There has been a small and subtle change between the “two America” during the pass four hundred years. South Carolina Senior Senator, John C. Calhoun, the statesman and spokesman for slavery saw two America, one white and one black. “The two great divisions of society are not rich and poor, but white and black” stated Calhoun on the Senate floor in 1848. John C. Calhoun believed slavery was a “positive good”
“I hold that in the present state of civilization, where two races of different origin, and distinguished by color, and other physical differences, as well as intellectual, are brought together, the relation now existing in the slaveholding States between the two is, instead of an evil, a good–a positive good….I hold then, that there never has yet existed a wealthy and civilized society in which one portion of the community did not, in point of fact, live on the labor of the other.”—John C. Calhoun
Fast forward to 1968 and the Kerner Commission also saw two societies (America) “…our nation is moving toward two societies, one black, one white–separate and unequal.” President Lyndon B. Johnson, who appointed the Kerner Commission, readily acknowledged the different between black poverty and white poverty in his civil-rights speech of June 4, 1965, taking into account the impact of slavery. “Negro poverty is not white poverty. Many of its causes and many of its cures are the same. But there are differences–deep, corrosive, obstinate differences–radiating painful roots into the community and into the family, and the nature of the individual. These differences are not racial differences. They are solely and simply the consequence of ancient brutality, past injustice, and present prejudice.”.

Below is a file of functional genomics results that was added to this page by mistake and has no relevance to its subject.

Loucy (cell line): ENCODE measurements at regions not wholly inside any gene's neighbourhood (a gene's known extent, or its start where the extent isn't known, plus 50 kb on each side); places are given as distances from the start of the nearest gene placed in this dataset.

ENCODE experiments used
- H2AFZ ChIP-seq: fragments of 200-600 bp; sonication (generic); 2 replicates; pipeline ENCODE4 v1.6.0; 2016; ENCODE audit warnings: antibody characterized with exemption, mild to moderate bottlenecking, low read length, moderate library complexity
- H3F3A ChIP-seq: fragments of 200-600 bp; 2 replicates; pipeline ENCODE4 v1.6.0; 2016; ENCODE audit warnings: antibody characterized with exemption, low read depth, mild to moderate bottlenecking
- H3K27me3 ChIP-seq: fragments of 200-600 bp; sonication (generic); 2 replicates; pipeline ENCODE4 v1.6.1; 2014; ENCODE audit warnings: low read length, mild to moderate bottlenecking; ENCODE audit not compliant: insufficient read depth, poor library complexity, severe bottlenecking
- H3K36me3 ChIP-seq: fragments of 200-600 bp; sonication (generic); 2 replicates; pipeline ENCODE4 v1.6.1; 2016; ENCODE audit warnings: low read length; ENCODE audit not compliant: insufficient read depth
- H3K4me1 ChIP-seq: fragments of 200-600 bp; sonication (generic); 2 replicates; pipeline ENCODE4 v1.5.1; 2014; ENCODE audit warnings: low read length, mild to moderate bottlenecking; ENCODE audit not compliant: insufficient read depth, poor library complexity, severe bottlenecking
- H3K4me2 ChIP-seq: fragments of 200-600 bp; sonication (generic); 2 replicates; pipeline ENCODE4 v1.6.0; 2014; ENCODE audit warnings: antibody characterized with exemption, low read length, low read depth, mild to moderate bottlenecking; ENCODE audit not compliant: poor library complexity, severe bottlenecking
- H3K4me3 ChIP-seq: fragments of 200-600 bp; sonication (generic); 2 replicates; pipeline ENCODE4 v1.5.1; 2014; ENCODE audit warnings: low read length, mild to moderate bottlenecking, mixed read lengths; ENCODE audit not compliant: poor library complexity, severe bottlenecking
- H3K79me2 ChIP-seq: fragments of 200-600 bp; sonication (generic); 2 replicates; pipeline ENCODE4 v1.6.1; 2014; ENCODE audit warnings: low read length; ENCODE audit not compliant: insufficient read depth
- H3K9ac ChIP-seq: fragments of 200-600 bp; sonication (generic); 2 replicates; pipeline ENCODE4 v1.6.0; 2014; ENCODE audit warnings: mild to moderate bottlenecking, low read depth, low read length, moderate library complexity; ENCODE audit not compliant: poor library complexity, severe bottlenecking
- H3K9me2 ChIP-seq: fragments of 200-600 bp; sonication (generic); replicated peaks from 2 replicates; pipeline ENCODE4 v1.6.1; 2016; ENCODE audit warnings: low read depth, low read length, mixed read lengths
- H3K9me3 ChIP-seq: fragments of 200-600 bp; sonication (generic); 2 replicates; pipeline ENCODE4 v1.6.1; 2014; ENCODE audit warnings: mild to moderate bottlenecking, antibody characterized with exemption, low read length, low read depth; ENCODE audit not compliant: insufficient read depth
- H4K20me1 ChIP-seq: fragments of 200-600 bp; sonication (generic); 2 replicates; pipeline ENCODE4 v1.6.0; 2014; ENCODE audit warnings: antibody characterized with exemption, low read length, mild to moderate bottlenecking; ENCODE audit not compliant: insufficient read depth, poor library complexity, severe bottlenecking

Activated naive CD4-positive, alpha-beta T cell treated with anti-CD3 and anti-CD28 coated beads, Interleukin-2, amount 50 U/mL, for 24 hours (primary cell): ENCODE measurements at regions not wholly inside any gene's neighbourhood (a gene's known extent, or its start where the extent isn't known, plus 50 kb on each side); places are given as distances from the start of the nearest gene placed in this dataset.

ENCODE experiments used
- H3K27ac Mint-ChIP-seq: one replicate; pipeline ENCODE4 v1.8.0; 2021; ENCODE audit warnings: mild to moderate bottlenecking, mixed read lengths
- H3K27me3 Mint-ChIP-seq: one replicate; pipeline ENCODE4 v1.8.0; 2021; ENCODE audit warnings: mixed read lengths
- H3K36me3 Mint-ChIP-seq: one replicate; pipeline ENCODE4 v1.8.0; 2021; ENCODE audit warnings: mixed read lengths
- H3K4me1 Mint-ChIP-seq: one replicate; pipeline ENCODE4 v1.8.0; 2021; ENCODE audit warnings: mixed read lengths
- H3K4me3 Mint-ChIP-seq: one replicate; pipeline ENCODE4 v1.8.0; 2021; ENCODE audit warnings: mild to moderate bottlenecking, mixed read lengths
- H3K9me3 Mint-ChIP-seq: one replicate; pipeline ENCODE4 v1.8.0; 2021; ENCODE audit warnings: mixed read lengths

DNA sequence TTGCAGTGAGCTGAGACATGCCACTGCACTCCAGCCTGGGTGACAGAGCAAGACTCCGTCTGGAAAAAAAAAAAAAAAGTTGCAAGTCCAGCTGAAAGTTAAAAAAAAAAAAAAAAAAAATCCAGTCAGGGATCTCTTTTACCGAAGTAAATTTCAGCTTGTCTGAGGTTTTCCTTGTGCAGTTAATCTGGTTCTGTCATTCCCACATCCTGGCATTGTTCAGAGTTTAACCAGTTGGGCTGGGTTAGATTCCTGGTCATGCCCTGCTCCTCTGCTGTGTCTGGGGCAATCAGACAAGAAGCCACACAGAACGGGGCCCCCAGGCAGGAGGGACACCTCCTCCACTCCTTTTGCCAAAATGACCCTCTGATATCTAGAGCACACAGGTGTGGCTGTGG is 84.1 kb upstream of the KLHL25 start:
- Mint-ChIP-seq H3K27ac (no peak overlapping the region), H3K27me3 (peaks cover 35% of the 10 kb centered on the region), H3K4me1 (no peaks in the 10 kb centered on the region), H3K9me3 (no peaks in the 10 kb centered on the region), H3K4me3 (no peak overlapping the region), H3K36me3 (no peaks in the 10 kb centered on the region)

H.R 40 does not call for the spending of one red cent. It calls for a study and proposals. I doubt if H.R.40 will ever be voted upon on the floor of the congress, not today, not tomorrow and not within the next “40 years”. To study or reflect on our family, history and the slavery forces us to review and remember the “ancient brutality, past injustice and present prejudice”. Like the lyrics to the Barbara Streisand’s song, “Things too painful to remember, we choose simply to forget”,– The Way We Were. Mayo Angelo words, also inscribed at the Montgomery Legacy Museum are befitting specifically for Afro-American and in general for all Americans, “History, despite its wrenching pain, cannot be unlived, but if faced with courage, need not be lived again.” But like our Jewish brothers and sister, Afro-Americans should never forget. We should talk about our past with our children, “…And thou shalt teach them diligently unto thy children, and shalt talk of them when thou walkest by the way, and when thou liest down, and when thou risest up.” Deuteronomy 6:7.